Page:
But never let the facts stand in the way of misleading propaganda, right Americans United?

Boston continues:

“Breeden should also read Barry’s Piety & Politics. In that book, Barry speaks powerfully as to why he rejects biblical literalism. The literalist, Barry observes, sees the scriptures in a simplistic either/or fashion.”

This ought to be good…

Boston (now quoting Lynn):

“Noah’s flood is not about history; it’s about God’s covenant with his creation and his promise that even a sinful people can be redeemed,” Barry writes.

Wow. Stop right there. Allow a Bible-affirming [i.e., a real and authentic] minister to correct Barry’s awful eisegesis. The Flood is about God’s covenant with His creation? Which covenant? Would that be the covenant wherein God promises never again to destroy the world by water and makes the rainbow a sign of his promise? Because if that’s the covenant Barry’s referring to, he needs to think out the implications of God’s covenant to Noah. God promised never to destroy the world by water and, well, local floods abound; either God has broken His promise to Noah or God was referring to a real and actual worldwide Flood, not a local event. And is it about God’s promise that even a sinful people can be redeemed? Barry, only eight people survived the Biblical Flood. All of the sinful people [I repeat, ALL of the sinful people] perished in the Flood. Only Noah, a preacher of righteousness who took God literally at His Word that a worldwide Flood was coming, and his family survived aboard the Ark out of all mankind. While the Ark is a picture of salvation, the Flood is a picture of God’s righteous wrath and judgment against sin and disbelief. Did you know that Peter prophesied that scoffers like Barry Lynn would arise who would scoff at the future return of Christ and would be willingly ignorant that the heavens and the earth were created by the Word of God and by this same Word the world that then was, being overflowed with water, perished? In other words, they would doubt the Genesis account of Creation and the Flood [note: 2 Peter 3:3-7].

Face it: The Noachian Flood is written as an historical account; in fact, the portions detailing the Flood read like a ship’s log. It was intended as an historical account no matter how much that embarrasses unbelievers like Barry Lynn.   

“Ironically, by insisting that the story be literally true, fundamentalists drain it of all its power. The tale becomes an all or nothing proposition. Either you swallow the whole story, including the improbable bits, or you can get nothing from it.”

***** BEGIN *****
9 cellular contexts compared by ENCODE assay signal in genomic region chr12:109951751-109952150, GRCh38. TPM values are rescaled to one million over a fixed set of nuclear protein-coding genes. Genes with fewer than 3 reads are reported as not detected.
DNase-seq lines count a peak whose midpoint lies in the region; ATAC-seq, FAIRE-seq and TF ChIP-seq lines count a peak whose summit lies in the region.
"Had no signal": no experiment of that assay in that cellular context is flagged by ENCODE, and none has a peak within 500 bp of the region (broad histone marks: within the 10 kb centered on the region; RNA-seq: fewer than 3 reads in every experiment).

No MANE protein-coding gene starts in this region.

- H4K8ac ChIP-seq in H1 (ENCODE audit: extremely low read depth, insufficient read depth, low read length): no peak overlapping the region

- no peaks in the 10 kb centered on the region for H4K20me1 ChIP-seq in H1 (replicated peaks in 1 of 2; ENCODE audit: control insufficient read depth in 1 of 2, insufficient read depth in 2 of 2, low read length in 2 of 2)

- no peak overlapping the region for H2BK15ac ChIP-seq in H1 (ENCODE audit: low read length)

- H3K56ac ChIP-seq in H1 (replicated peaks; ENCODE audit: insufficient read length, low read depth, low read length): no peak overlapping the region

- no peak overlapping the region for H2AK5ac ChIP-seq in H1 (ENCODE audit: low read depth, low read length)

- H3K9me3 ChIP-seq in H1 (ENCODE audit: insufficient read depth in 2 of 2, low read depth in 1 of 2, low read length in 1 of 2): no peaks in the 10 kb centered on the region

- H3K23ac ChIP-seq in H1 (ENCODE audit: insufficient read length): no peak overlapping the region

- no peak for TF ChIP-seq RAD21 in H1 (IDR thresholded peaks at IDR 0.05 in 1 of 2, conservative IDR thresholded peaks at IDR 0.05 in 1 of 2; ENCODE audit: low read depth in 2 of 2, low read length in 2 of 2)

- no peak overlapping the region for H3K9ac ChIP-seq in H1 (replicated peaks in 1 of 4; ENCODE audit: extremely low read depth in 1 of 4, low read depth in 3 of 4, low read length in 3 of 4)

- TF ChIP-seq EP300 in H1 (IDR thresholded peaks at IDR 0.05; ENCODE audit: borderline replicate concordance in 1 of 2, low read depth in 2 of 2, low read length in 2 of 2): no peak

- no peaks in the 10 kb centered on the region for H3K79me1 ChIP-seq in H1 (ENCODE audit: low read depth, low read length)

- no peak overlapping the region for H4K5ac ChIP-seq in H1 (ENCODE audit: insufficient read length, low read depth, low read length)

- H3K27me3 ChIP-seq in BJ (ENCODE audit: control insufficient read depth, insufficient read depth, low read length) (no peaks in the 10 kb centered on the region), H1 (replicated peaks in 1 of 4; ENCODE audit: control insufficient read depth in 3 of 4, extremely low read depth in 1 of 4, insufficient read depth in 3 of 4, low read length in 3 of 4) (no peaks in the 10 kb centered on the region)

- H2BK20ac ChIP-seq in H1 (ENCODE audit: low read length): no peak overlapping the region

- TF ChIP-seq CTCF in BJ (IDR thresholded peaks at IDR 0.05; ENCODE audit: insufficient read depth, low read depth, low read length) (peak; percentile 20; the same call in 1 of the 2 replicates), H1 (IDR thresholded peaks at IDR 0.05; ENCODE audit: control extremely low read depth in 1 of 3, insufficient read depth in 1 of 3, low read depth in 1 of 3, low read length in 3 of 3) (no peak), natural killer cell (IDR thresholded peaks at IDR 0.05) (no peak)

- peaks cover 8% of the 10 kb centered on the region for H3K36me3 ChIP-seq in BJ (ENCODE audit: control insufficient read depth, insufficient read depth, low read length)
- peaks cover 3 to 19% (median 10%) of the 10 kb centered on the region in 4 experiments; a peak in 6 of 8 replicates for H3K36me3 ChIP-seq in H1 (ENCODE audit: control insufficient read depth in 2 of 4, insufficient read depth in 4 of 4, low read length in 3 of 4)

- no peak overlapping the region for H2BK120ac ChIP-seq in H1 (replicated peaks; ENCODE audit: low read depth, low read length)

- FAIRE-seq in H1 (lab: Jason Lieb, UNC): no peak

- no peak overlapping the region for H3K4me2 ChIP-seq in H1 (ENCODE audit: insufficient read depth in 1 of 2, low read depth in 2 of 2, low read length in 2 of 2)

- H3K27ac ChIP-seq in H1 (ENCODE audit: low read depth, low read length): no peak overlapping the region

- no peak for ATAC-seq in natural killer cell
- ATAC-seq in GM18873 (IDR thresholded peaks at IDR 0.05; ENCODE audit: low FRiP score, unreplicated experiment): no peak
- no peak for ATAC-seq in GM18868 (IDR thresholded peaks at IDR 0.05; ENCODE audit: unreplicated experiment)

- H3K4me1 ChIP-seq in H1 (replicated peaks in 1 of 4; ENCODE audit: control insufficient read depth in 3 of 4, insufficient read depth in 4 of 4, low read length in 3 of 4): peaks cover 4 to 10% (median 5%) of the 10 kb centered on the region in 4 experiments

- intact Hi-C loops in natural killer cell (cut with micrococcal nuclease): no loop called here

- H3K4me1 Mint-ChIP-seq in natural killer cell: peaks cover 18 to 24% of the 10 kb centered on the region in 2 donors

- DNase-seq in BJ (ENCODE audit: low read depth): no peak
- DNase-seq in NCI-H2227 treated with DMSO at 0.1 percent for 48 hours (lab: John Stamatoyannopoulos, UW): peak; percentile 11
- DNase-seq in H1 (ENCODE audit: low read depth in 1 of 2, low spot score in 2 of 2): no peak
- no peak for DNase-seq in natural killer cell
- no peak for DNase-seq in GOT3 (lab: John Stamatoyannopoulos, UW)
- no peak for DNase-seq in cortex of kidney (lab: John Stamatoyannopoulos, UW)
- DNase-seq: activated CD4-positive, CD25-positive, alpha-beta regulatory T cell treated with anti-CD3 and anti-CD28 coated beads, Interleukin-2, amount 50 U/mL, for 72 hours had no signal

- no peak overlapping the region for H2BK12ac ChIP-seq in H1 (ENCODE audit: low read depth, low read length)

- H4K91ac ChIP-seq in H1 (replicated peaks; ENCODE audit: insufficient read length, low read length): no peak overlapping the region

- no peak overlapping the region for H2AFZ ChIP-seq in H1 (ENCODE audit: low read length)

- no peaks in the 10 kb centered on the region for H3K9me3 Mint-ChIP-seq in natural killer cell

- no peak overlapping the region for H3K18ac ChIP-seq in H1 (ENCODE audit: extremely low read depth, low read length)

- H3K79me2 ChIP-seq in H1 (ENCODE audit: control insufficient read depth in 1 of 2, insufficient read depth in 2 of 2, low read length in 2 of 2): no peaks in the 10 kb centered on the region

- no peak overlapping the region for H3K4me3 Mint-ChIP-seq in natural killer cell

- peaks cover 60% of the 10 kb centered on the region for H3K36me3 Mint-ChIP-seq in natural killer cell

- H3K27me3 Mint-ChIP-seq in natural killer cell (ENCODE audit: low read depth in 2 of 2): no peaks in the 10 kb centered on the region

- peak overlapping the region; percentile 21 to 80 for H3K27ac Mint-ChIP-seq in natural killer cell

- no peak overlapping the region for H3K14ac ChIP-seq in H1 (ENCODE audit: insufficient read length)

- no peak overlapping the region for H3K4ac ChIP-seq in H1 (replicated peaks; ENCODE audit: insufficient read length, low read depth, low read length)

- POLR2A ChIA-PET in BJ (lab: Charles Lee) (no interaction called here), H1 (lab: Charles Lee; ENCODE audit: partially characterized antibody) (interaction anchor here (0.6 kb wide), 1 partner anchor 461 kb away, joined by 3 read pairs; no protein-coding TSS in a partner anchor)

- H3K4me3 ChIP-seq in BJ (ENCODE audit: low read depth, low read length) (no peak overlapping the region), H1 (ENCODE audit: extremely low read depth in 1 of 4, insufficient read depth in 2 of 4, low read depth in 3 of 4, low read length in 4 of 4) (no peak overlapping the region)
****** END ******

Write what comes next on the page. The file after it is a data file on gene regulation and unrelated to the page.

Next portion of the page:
Again, allow a real minister of the Gospel to educate “rev” Lynn on this particular issue: The Bible IS all all-or-nothing proposition. The Psalmist declared that God’s Word is true from the beginning. Peter declared that the Word of God never came by the will of men but that they spoke as they were moved by the Holy Ghost; this is the opposite of what folks like Lynn claim: that the Bible contains things that definitely and erroneously came by the will of men. Speaking to Nicodemus, Jesus warned “If I have told you of earthly things and you believe not; how shall you believe if I tell you of spiritual things?” The principle He was relating was that if we can’t trust the Bible when it speaks of things like history and geography, how can we trust it for theology and morality? Speaking of Jesus, He affirmed the historicity of Adam and Eve, Abel, Jonah and the great fish, Noah and the Flood, and Sodom and Gomorrah [including Lot’s wife being turned into a pillar of salt]. If Jesus is God [and no true Christian can deny this according to the Bible] then His affirmation of these things speaks highly of their historical veracity!

Back to Boston:

“He [Lynn] goes on to say, “I refuse to accept this false choice whenever fundamentalists thrust it at me. So it is with the creation of the world. The idea of a young earth, a mere 6,000 years old and dinosaurs strolling around alongside cavemen, is absurd in the face of modern science. The Bible, I believe, does not even claim such nonsense occurred. Those who read it and say it does have the right to that belief, but it is neither science nor history and cannot plausibly be passed off as such.”

What an odd picture Barry paints here: Do Biblical Creationists think that the earth is a mere 6000 years old? Sure. Do Biblical Creationists believe that dinosaurs strolled around with cavemen? Um, no. We believe that dinosaurs and men co-existed before the Flood and for some time thereafter until dinosaurs went extinct. The Fred Flintstone image he’s trying to plant in his readers’ minds is a straw man argument. This is the type of misinformation Barry must rely upon in order to fight against the historical reliability of Scripture. He can’t have folks knowing what Biblical Creationist actually believe, because then folks might get the idea that there’s some credibility to the Creation and Catastrophism model.